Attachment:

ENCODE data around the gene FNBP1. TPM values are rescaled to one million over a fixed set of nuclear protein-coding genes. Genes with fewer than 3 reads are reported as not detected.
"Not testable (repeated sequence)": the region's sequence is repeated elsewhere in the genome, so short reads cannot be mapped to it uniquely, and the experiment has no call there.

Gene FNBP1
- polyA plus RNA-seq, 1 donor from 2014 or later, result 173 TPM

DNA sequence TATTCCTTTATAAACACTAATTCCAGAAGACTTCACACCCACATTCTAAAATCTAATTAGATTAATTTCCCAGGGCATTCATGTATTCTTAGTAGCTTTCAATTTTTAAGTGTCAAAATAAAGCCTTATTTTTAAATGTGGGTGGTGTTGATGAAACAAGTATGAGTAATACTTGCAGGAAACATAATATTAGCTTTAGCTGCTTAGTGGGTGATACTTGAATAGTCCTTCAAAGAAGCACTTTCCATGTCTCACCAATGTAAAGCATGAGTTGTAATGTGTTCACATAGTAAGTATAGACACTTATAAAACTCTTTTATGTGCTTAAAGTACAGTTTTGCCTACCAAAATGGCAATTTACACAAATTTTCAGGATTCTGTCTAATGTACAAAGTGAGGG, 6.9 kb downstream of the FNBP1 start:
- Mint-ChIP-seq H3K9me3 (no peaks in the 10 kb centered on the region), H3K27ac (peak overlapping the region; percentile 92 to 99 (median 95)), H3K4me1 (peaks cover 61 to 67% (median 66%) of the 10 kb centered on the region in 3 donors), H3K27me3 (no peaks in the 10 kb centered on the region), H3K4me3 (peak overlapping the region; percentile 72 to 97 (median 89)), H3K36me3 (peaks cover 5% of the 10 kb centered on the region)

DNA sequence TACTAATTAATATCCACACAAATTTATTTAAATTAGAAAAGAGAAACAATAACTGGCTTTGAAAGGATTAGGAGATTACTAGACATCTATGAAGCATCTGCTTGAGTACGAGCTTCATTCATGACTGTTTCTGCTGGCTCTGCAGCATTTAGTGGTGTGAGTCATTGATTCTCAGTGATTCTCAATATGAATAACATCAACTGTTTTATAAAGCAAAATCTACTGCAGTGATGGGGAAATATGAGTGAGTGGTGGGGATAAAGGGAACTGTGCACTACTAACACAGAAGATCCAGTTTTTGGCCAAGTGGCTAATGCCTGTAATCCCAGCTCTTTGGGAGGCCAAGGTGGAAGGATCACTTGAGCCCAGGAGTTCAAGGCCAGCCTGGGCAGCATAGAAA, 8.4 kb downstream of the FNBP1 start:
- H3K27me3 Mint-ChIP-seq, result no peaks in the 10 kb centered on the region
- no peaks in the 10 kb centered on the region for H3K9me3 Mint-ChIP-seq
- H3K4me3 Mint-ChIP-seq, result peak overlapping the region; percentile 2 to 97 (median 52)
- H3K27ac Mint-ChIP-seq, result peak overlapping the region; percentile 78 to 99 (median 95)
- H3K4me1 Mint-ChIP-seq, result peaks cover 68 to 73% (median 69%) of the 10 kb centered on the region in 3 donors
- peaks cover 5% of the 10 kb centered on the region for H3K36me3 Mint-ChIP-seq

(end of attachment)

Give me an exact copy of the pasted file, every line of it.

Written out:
ENCODE data around the gene FNBP1. TPM values are rescaled to one million over a fixed set of nuclear protein-coding genes. Genes with fewer than 3 reads are reported as not detected.
"Not testable (repeated sequence)": the region's sequence is repeated elsewhere in the genome, so short reads cannot be mapped to it uniquely, and the experiment has no call there.

Gene FNBP1
- polyA plus RNA-seq, 1 donor from 2014 or later, result 173 TPM

DNA sequence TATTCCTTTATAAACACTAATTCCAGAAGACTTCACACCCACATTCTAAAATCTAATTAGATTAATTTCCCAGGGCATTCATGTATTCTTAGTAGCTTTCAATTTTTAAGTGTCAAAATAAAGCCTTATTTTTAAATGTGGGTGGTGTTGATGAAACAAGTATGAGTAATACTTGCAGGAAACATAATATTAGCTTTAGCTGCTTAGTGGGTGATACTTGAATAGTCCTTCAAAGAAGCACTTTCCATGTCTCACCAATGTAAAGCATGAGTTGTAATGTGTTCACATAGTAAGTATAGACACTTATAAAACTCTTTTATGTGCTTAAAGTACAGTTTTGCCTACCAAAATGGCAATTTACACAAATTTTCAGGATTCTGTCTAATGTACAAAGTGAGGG, 6.9 kb downstream of the FNBP1 start:
- Mint-ChIP-seq H3K9me3 (no peaks in the 10 kb centered on the region), H3K27ac (peak overlapping the region; percentile 92 to 99 (median 95)), H3K4me1 (peaks cover 61 to 67% (median 66%) of the 10 kb centered on the region in 3 donors), H3K27me3 (no peaks in the 10 kb centered on the region), H3K4me3 (peak overlapping the region; percentile 72 to 97 (median 89)), H3K36me3 (peaks cover 5% of the 10 kb centered on the region)

DNA sequence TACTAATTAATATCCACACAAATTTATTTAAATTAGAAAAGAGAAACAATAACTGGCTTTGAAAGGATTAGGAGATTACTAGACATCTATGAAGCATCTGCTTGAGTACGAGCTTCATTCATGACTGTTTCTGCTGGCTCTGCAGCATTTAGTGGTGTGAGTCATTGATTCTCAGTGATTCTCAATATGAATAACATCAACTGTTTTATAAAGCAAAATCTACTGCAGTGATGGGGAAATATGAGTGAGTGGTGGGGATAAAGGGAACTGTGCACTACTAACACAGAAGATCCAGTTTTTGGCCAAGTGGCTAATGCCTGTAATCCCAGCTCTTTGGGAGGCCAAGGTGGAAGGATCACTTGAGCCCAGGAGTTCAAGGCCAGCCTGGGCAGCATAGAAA, 8.4 kb downstream of the FNBP1 start:
- H3K27me3 Mint-ChIP-seq, result no peaks in the 10 kb centered on the region
- no peaks in the 10 kb centered on the region for H3K9me3 Mint-ChIP-seq
- H3K4me3 Mint-ChIP-seq, result peak overlapping the region; percentile 2 to 97 (median 52)
- H3K27ac Mint-ChIP-seq, result peak overlapping the region; percentile 78 to 99 (median 95)
- H3K4me1 Mint-ChIP-seq, result peaks cover 68 to 73% (median 69%) of the 10 kb centered on the region in 3 donors
- peaks cover 5% of the 10 kb centered on the region for H3K36me3 Mint-ChIP-seq